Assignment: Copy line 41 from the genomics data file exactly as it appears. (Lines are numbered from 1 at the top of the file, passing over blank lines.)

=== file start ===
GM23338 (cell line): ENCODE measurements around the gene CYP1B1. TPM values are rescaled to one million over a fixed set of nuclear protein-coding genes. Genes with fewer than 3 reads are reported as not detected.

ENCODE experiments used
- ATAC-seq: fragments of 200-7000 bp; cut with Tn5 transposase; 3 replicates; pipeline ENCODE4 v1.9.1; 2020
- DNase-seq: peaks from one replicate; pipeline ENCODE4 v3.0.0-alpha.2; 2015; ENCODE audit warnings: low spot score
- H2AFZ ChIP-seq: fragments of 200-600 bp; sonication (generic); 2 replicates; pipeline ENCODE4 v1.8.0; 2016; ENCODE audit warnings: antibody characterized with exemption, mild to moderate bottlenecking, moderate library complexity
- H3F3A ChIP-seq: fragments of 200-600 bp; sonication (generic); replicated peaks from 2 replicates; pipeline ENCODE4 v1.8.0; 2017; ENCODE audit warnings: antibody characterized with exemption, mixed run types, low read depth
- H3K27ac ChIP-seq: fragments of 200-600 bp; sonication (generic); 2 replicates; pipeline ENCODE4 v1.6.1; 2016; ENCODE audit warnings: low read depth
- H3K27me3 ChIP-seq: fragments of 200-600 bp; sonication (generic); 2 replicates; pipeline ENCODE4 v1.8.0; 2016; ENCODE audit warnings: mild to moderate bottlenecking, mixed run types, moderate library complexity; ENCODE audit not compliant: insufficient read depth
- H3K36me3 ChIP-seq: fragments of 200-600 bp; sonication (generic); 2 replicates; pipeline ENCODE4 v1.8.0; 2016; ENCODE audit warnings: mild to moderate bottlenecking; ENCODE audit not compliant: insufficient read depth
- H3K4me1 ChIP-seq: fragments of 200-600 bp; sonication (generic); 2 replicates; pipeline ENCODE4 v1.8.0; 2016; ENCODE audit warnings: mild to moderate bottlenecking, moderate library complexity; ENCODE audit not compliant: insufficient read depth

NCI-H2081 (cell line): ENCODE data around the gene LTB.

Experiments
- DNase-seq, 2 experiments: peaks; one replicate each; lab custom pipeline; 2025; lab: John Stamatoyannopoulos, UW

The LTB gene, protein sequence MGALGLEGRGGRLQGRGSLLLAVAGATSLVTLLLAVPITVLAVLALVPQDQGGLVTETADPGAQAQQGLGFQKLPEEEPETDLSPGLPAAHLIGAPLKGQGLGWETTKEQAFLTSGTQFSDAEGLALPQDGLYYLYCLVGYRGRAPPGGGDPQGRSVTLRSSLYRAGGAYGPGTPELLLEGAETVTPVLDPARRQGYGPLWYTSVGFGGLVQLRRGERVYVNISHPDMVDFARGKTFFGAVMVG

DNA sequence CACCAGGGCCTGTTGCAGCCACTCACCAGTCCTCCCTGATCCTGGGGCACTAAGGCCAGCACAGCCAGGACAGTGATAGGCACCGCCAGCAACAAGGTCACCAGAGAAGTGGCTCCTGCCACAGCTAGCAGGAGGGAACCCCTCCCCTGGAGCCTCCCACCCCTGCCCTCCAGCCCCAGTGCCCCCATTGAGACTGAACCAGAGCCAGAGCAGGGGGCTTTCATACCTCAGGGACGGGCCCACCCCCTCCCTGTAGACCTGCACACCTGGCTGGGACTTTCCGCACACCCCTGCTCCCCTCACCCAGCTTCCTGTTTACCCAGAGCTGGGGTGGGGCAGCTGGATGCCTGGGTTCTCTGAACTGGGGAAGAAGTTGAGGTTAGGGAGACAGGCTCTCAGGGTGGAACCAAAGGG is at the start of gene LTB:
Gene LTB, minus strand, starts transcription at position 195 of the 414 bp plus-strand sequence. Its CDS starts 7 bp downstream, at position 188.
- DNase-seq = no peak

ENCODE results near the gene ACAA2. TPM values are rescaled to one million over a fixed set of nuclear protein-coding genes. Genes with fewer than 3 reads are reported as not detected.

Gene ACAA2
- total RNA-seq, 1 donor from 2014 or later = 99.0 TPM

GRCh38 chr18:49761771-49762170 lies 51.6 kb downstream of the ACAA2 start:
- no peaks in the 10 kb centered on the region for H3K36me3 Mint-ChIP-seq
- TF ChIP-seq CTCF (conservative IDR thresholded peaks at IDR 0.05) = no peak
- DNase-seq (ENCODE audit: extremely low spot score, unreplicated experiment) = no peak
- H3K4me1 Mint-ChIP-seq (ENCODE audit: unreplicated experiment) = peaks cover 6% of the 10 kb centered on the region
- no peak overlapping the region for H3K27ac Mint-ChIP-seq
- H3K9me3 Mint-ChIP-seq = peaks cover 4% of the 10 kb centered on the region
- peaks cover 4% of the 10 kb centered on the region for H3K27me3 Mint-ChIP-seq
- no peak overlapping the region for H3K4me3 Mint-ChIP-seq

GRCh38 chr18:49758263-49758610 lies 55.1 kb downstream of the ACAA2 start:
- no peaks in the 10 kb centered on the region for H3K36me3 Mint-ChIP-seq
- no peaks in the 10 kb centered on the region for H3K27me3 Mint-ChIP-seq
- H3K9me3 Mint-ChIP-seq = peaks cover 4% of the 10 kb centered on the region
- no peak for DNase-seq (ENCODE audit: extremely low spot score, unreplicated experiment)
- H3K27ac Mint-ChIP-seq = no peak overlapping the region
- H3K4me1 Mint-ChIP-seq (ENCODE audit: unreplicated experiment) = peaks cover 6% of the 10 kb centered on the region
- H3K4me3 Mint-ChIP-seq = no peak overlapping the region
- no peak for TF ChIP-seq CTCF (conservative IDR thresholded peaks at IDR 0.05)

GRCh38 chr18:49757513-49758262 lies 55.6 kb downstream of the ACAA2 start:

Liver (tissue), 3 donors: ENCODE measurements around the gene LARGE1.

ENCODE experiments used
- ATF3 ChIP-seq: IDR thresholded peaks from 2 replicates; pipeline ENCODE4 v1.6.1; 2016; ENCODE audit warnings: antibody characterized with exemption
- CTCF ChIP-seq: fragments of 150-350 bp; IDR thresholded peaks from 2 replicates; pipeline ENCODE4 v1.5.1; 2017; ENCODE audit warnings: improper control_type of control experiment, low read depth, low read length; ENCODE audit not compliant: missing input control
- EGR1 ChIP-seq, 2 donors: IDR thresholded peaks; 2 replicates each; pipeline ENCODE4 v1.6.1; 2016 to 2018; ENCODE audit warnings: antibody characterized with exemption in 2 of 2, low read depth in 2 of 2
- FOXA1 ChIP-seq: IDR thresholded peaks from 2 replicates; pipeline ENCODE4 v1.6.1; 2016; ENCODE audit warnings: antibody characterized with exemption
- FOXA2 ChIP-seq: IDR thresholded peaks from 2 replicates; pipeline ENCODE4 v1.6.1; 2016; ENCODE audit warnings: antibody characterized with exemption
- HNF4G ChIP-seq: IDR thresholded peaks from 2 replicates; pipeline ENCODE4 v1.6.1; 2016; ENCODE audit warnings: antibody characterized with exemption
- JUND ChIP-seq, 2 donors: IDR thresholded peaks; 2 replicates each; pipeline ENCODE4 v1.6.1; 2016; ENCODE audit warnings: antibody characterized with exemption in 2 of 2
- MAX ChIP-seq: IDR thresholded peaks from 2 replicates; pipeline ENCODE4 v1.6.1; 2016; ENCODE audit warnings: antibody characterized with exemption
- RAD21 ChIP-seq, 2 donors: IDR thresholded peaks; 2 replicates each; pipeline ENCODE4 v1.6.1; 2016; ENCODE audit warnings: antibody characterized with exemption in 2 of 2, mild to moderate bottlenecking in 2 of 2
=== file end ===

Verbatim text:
ENCODE experiments used